Monkeypox in Spain: the story so far

Dr Cristina Galvan

The recent monkeypox outbreak has affected countries across the European region, and Spain has reported the highest number of cases to date.

Dr Cristina Galván, a dermatologist who was closely involved in the Spanish response, reflects here on the experience of working on the outbreak so far.

How were you involved in the monkeypox response?

As a dermatologist interested in neglected skin diseases and in research, I work with a research team focused on emerging infections and transmissible diseases which have symptoms affecting the skin.

When the monkeypox outbreak began, I put aside other projects and devoted all my time to it. Our group is leading on several lines of research at the moment and I collaborate in all of them to some extent. Among them, I’m most involved in a vaccine efficacy study.

How did you first become aware of people being diagnosed with monkeypox in Spain?



The study of the causes of a disease, its distribution within a population, and measures for control and prevention. Epidemiology focuses on groups rather than individuals.


A rash is an area of irritated or swollen skin, affecting its colour, appearance, or texture. It may be localised in one part of the body or affect all the skin. Rashes are usually caused by inflammation of the skin, which can have many causes, including an allergic reaction to a medicine.

polymerase chain reaction (PCR)

A method of amplifying fragments of genetic material so that they can be detected. Some viral load tests are based on this method.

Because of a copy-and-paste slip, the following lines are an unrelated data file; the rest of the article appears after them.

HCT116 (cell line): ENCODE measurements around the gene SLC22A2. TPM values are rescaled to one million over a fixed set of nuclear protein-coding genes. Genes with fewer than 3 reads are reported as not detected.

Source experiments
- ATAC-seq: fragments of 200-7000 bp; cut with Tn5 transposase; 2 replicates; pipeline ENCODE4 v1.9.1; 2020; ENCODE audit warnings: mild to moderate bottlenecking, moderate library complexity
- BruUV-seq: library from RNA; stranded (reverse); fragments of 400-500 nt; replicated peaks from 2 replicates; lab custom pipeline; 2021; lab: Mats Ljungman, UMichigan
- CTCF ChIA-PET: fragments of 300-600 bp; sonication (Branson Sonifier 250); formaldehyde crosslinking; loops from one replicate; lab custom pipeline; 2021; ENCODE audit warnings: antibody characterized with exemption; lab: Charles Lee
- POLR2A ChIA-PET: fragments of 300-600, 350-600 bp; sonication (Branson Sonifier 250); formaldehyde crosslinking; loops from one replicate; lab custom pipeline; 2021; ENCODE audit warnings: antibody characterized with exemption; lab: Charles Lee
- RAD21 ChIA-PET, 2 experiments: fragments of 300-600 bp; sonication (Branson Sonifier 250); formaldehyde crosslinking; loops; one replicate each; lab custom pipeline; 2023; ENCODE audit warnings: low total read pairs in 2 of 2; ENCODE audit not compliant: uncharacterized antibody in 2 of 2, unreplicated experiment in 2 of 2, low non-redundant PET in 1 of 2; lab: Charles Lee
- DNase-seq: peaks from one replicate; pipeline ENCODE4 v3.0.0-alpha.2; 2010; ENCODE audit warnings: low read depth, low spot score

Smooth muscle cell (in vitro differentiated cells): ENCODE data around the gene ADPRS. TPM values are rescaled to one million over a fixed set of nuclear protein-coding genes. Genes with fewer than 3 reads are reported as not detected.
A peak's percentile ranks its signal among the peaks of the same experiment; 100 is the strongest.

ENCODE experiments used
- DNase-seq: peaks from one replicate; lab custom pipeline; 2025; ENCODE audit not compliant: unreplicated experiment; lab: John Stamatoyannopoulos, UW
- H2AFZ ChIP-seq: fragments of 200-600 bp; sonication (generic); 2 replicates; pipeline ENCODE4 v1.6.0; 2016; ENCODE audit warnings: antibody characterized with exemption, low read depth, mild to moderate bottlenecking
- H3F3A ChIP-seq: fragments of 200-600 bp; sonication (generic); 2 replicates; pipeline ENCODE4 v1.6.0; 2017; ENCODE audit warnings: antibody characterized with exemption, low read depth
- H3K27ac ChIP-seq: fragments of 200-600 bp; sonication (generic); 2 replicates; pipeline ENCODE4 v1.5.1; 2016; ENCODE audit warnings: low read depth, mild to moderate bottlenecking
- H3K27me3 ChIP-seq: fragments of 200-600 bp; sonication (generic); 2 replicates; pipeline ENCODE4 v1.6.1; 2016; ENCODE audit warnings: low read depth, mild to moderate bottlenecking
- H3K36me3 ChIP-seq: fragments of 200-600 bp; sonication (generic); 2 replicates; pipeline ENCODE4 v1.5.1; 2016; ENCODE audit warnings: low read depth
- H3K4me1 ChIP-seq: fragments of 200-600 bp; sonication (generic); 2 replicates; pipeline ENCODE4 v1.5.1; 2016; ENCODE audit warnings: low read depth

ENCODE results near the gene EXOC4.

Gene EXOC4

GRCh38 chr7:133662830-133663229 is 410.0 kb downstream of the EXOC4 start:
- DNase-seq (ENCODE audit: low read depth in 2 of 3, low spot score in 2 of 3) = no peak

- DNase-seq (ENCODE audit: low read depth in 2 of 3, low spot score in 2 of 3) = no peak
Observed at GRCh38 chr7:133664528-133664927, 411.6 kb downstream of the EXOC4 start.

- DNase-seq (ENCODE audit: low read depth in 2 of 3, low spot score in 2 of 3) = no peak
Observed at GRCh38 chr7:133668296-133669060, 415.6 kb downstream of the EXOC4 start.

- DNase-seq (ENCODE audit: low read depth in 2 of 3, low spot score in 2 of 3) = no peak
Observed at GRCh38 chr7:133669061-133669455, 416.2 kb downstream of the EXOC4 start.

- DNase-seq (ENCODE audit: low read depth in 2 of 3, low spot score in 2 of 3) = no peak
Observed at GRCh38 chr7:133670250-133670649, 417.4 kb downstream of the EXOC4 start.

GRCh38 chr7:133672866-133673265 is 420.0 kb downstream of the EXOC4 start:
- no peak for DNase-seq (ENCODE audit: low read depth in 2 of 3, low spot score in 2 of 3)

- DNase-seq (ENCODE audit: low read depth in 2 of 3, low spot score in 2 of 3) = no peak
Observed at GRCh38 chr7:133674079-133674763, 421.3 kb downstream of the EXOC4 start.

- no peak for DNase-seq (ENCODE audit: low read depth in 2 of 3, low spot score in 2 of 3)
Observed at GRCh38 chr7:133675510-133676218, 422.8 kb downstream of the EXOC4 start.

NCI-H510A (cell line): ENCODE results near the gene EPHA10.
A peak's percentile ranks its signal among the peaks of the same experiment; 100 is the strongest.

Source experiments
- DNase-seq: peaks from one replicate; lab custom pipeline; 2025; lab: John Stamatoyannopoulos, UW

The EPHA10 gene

Moist layer of tissue lining the body’s openings, including the genital/urinary and anal tracts, the gut and the respiratory tract.


Small scrapes, sores or tears in tissue. Lesions in the vagina or rectum can be cellular entry points for HIV.

I heard that an unusual rash, which PCR testing showed was caused by monkeypox, was being diagnosed in England and shortly afterwards in Spain and other European countries.

This strongly aroused my interest. The infection was not new to me, but with a very different clinical and epidemiological pattern. I regularly work as a dermatologist in rural Africa and the diagnosis was always in my mind when I saw patients, on site or remotely through tele-dermatology, with symptoms compatible with the clinical picture for monkeypox. Although we couldn’t confirm the diagnosis due to lack of access to diagnostic tests in these neglected areas, on two occasions we had a high suspicion of monkeypox in cases seen by tele-dermatology.

In the European outbreak, the rash and the collection of symptoms people were experiencing were strikingly different. The sudden outbreak of a large number of cases in different countries at the same time did not fit the epidemiological pattern previously seen with monkeypox. The incubation periods, the mode of transmission and the route of acquiring infection seemed quite different.

We definitely needed to know more. I contacted my colleagues who work in sexual health clinics and who treated the first Spanish cases. As a team, we learned the clinical and epidemiological characteristics of this outbreak and started working hard on trying to find answers to this disease. It was a disease which we already knew, but it was being presented to us in a different way.

How would you describe what happened in the early days of the outbreak?

The most accurate word to describe our activity in the early days of the outbreak is ‘hectic’. I was on holiday in the mountains, but I spent most of my time working on my mobile phone, contacting colleagues, looking for data that could give us epidemiological clues, digging through the scant evidence of previous monkeypox cases and old smallpox publications, to understand and be able to take measures that could stop the spread.